Since the late 1990s, adult adopted Koreans have been officially welcomed back to their country of birth as "overseas Koreans," a legal designation instituted by Korea's state-sponsored "globalization" (segyehwa) project. Designed to build economic and social networks between Korea and its seven million compatriots abroad, this policy projects an ethnonationalist and deterritorialized vision of Korea that depends upon a conflation of "blood" with "kinship" and "nation." Adoptees present a particularly problematic subset of overseas Koreans: they have biological links to Korea, but their adoptions have complicated the sentimental and symbolic ties of "blood" upon which this familialist and nationalist state policy depend. Because international adoption replaces biological with social parenthood and involves the transfer of citizenship, to incorporate adoptees as "overseas Koreans," the state must honor the authority and role of adoptive parents who raised them, even as they invite adoptees to (re)claim their Koreanness. Government representations optimistically construe adoptees as cultural "ambassadors" and economic "bridges," yet for adoptees themselves––whose lives have been split across two nations, two families and two histories––the cultural capital necessary to realize their transnational potential seems to have already been forfeited. Based on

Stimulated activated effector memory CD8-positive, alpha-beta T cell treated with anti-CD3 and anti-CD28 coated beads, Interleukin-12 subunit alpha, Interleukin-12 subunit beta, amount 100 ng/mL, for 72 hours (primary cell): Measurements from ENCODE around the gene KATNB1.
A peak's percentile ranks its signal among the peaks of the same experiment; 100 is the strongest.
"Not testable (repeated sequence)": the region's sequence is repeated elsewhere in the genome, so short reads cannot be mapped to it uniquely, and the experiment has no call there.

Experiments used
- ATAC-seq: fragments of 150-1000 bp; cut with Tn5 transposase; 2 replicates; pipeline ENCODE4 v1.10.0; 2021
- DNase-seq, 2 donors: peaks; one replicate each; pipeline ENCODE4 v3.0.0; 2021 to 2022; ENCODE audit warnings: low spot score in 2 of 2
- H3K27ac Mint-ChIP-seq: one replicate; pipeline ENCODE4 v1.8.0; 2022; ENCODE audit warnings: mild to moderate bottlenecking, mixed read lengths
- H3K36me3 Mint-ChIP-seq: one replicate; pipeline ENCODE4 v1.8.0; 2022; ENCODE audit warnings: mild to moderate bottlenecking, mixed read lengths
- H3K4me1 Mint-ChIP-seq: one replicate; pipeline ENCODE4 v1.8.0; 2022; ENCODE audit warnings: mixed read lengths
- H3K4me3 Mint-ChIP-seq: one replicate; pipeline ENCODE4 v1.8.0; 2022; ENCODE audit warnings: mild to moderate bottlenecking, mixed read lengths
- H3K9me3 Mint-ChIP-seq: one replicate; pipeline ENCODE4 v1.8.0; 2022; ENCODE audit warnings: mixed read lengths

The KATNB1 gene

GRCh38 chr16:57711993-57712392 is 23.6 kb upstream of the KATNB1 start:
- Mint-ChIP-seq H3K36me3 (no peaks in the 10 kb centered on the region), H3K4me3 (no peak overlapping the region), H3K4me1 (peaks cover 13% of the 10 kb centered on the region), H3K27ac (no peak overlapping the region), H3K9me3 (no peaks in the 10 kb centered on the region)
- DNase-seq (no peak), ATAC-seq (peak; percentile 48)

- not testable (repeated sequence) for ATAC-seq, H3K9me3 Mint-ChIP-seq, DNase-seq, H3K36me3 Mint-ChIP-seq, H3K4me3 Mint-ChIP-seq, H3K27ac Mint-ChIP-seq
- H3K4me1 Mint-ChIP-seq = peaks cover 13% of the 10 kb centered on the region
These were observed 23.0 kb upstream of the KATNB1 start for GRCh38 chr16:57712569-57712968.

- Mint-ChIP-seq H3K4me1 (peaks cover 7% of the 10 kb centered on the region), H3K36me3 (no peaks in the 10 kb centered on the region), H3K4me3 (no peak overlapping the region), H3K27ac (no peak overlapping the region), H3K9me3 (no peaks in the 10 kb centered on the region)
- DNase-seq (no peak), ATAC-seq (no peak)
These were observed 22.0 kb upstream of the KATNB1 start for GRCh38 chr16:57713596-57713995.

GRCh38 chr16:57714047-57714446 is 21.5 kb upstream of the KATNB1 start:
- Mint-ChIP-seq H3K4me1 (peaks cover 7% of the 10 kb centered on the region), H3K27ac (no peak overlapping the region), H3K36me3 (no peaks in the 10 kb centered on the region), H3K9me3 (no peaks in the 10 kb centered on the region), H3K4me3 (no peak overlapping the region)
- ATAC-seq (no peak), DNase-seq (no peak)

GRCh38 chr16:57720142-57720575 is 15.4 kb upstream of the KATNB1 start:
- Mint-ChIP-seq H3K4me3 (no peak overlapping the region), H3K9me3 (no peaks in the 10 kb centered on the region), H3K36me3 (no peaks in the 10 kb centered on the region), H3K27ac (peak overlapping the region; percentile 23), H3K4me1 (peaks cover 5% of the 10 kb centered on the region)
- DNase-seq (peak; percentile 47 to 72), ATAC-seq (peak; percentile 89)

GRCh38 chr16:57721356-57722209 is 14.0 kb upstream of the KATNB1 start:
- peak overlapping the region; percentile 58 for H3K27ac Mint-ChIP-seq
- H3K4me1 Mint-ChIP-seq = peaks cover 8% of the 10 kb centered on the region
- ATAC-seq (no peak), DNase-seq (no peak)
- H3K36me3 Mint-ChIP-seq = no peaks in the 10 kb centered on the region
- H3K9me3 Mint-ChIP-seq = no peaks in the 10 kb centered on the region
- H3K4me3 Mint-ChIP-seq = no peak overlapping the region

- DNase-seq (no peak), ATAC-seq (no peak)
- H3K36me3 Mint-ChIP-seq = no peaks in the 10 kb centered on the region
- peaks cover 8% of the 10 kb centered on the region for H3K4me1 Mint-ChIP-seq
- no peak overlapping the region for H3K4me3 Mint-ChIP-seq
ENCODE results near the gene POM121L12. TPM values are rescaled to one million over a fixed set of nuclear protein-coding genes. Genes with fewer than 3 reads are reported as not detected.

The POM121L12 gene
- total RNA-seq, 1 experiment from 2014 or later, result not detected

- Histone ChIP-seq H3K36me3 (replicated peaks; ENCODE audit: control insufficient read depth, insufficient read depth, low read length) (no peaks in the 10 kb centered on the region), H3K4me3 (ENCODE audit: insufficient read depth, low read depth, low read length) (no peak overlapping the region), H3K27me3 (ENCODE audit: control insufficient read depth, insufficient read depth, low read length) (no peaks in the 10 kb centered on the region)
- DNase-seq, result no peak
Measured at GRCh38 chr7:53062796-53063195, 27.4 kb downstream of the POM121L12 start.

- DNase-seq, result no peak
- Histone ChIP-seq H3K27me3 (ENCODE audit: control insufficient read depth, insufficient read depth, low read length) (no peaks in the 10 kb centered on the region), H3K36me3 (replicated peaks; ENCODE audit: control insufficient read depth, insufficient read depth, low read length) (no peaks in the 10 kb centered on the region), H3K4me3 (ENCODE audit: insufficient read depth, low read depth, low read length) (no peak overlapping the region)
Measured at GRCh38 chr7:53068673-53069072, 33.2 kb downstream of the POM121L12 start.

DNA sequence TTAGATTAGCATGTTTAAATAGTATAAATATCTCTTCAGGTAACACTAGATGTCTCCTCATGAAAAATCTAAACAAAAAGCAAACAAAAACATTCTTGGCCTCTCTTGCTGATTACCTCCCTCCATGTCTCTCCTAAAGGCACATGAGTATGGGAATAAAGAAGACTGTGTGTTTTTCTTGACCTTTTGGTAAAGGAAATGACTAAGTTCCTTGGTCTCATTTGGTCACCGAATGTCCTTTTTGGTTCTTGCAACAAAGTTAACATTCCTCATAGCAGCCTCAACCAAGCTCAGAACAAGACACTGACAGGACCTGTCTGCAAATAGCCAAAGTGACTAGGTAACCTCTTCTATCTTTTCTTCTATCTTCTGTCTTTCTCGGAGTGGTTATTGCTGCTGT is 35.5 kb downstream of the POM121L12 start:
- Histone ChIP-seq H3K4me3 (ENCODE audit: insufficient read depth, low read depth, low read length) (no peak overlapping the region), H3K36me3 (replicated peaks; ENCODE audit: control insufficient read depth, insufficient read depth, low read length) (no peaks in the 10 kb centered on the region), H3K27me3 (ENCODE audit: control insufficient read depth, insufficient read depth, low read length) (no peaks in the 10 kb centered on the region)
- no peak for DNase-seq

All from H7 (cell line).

fieldwork with an expatriate community of adoptees living and working in Seoul, this article examines how adoptees are specters of both family and foreignness in Korea. I argue that, rather than demonstrating the possibilities of a borderless world, Korean adoptees illuminate how state practices and political economy structure "kinship" and "nation" for transnational subjects caught up in contemporary dialectics of nationalism and globalization


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pp. 497-531
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